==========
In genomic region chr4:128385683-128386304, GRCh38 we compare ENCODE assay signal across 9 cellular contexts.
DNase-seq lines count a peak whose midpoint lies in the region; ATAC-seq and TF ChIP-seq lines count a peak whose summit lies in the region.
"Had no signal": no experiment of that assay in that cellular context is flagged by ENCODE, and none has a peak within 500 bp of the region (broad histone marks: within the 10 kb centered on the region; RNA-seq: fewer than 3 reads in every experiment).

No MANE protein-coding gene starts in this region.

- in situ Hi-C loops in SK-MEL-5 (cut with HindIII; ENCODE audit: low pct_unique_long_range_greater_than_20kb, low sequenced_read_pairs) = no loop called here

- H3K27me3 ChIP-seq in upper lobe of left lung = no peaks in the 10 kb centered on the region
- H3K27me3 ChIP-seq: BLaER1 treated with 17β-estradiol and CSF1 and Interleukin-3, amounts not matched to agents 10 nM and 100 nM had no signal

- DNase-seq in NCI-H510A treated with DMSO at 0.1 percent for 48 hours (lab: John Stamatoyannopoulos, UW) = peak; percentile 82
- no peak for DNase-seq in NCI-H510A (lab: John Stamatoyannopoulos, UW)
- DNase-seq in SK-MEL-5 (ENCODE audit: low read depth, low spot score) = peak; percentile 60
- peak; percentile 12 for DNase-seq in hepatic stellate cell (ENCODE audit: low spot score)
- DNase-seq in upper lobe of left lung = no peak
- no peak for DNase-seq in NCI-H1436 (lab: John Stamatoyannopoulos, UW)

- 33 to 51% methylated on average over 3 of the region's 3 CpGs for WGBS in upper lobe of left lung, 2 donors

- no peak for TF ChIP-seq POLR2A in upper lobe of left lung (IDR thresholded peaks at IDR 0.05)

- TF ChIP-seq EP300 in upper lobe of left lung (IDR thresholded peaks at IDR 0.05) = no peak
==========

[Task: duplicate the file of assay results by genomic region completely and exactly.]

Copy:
In genomic region chr4:128385683-128386304, GRCh38 we compare ENCODE assay signal across 9 cellular contexts.
DNase-seq lines count a peak whose midpoint lies in the region; ATAC-seq and TF ChIP-seq lines count a peak whose summit lies in the region.
"Had no signal": no experiment of that assay in that cellular context is flagged by ENCODE, and none has a peak within 500 bp of the region (broad histone marks: within the 10 kb centered on the region; RNA-seq: fewer than 3 reads in every experiment).

No MANE protein-coding gene starts in this region.

- in situ Hi-C loops in SK-MEL-5 (cut with HindIII; ENCODE audit: low pct_unique_long_range_greater_than_20kb, low sequenced_read_pairs) = no loop called here

- H3K27me3 ChIP-seq in upper lobe of left lung = no peaks in the 10 kb centered on the region
- H3K27me3 ChIP-seq: BLaER1 treated with 17β-estradiol and CSF1 and Interleukin-3, amounts not matched to agents 10 nM and 100 nM had no signal

- DNase-seq in NCI-H510A treated with DMSO at 0.1 percent for 48 hours (lab: John Stamatoyannopoulos, UW) = peak; percentile 82
- no peak for DNase-seq in NCI-H510A (lab: John Stamatoyannopoulos, UW)
- DNase-seq in SK-MEL-5 (ENCODE audit: low read depth, low spot score) = peak; percentile 60
- peak; percentile 12 for DNase-seq in hepatic stellate cell (ENCODE audit: low spot score)
- DNase-seq in upper lobe of left lung = no peak
- no peak for DNase-seq in NCI-H1436 (lab: John Stamatoyannopoulos, UW)

- 33 to 51% methylated on average over 3 of the region's 3 CpGs for WGBS in upper lobe of left lung, 2 donors

- no peak for TF ChIP-seq POLR2A in upper lobe of left lung (IDR thresholded peaks at IDR 0.05)

- TF ChIP-seq EP300 in upper lobe of left lung (IDR thresholded peaks at IDR 0.05) = no peak